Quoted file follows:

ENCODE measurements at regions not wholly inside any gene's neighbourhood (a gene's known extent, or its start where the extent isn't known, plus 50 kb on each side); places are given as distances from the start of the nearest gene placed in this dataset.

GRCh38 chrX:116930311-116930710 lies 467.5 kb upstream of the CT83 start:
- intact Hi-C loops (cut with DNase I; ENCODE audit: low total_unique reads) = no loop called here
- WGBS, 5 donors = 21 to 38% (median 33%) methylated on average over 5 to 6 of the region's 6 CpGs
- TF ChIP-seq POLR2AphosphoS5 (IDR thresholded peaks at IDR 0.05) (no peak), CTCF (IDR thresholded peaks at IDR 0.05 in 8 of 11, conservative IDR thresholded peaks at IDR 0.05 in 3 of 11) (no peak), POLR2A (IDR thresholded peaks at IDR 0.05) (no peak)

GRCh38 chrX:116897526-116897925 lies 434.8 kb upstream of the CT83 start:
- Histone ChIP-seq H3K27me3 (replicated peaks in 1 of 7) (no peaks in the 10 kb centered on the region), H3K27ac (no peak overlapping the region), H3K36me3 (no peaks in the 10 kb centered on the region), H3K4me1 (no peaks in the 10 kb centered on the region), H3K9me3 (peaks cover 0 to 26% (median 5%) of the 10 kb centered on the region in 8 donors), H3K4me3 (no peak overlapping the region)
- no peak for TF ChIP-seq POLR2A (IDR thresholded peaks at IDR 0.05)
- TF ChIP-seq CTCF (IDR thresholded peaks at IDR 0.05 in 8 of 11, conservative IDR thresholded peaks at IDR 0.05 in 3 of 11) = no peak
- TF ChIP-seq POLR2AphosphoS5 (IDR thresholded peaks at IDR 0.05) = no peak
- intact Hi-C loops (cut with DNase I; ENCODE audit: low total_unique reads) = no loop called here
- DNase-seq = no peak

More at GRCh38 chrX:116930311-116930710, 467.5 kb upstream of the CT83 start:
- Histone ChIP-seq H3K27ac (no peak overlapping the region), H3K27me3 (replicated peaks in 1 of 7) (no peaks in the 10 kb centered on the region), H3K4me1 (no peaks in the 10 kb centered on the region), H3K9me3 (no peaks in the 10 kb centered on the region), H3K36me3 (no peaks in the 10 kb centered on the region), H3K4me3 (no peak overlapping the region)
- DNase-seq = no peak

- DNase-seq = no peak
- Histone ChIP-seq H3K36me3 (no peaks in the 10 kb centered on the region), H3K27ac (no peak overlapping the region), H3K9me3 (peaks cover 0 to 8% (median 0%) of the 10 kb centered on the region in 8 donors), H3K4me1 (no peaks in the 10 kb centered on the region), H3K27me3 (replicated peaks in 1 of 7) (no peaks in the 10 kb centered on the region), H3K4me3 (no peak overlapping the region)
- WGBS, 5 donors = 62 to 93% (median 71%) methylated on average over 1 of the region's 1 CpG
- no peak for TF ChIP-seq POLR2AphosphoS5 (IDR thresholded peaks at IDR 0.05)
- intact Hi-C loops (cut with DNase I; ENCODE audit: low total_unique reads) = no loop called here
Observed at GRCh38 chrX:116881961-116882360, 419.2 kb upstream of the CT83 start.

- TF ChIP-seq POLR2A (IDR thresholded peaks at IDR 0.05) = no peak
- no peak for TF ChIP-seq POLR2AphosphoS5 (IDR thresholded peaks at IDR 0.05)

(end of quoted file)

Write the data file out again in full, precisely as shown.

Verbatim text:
ENCODE measurements at regions not wholly inside any gene's neighbourhood (a gene's known extent, or its start where the extent isn't known, plus 50 kb on each side); places are given as distances from the start of the nearest gene placed in this dataset.

GRCh38 chrX:116930311-116930710 lies 467.5 kb upstream of the CT83 start:
- intact Hi-C loops (cut with DNase I; ENCODE audit: low total_unique reads) = no loop called here
- WGBS, 5 donors = 21 to 38% (median 33%) methylated on average over 5 to 6 of the region's 6 CpGs
- TF ChIP-seq POLR2AphosphoS5 (IDR thresholded peaks at IDR 0.05) (no peak), CTCF (IDR thresholded peaks at IDR 0.05 in 8 of 11, conservative IDR thresholded peaks at IDR 0.05 in 3 of 11) (no peak), POLR2A (IDR thresholded peaks at IDR 0.05) (no peak)

GRCh38 chrX:116897526-116897925 lies 434.8 kb upstream of the CT83 start:
- Histone ChIP-seq H3K27me3 (replicated peaks in 1 of 7) (no peaks in the 10 kb centered on the region), H3K27ac (no peak overlapping the region), H3K36me3 (no peaks in the 10 kb centered on the region), H3K4me1 (no peaks in the 10 kb centered on the region), H3K9me3 (peaks cover 0 to 26% (median 5%) of the 10 kb centered on the region in 8 donors), H3K4me3 (no peak overlapping the region)
- no peak for TF ChIP-seq POLR2A (IDR thresholded peaks at IDR 0.05)
- TF ChIP-seq CTCF (IDR thresholded peaks at IDR 0.05 in 8 of 11, conservative IDR thresholded peaks at IDR 0.05 in 3 of 11) = no peak
- TF ChIP-seq POLR2AphosphoS5 (IDR thresholded peaks at IDR 0.05) = no peak
- intact Hi-C loops (cut with DNase I; ENCODE audit: low total_unique reads) = no loop called here
- DNase-seq = no peak

More at GRCh38 chrX:116930311-116930710, 467.5 kb upstream of the CT83 start:
- Histone ChIP-seq H3K27ac (no peak overlapping the region), H3K27me3 (replicated peaks in 1 of 7) (no peaks in the 10 kb centered on the region), H3K4me1 (no peaks in the 10 kb centered on the region), H3K9me3 (no peaks in the 10 kb centered on the region), H3K36me3 (no peaks in the 10 kb centered on the region), H3K4me3 (no peak overlapping the region)
- DNase-seq = no peak

- DNase-seq = no peak
- Histone ChIP-seq H3K36me3 (no peaks in the 10 kb centered on the region), H3K27ac (no peak overlapping the region), H3K9me3 (peaks cover 0 to 8% (median 0%) of the 10 kb centered on the region in 8 donors), H3K4me1 (no peaks in the 10 kb centered on the region), H3K27me3 (replicated peaks in 1 of 7) (no peaks in the 10 kb centered on the region), H3K4me3 (no peak overlapping the region)
- WGBS, 5 donors = 62 to 93% (median 71%) methylated on average over 1 of the region's 1 CpG
- no peak for TF ChIP-seq POLR2AphosphoS5 (IDR thresholded peaks at IDR 0.05)
- intact Hi-C loops (cut with DNase I; ENCODE audit: low total_unique reads) = no loop called here
Observed at GRCh38 chrX:116881961-116882360, 419.2 kb upstream of the CT83 start.

- TF ChIP-seq POLR2A (IDR thresholded peaks at IDR 0.05) = no peak
- no peak for TF ChIP-seq POLR2AphosphoS5 (IDR thresholded peaks at IDR 0.05)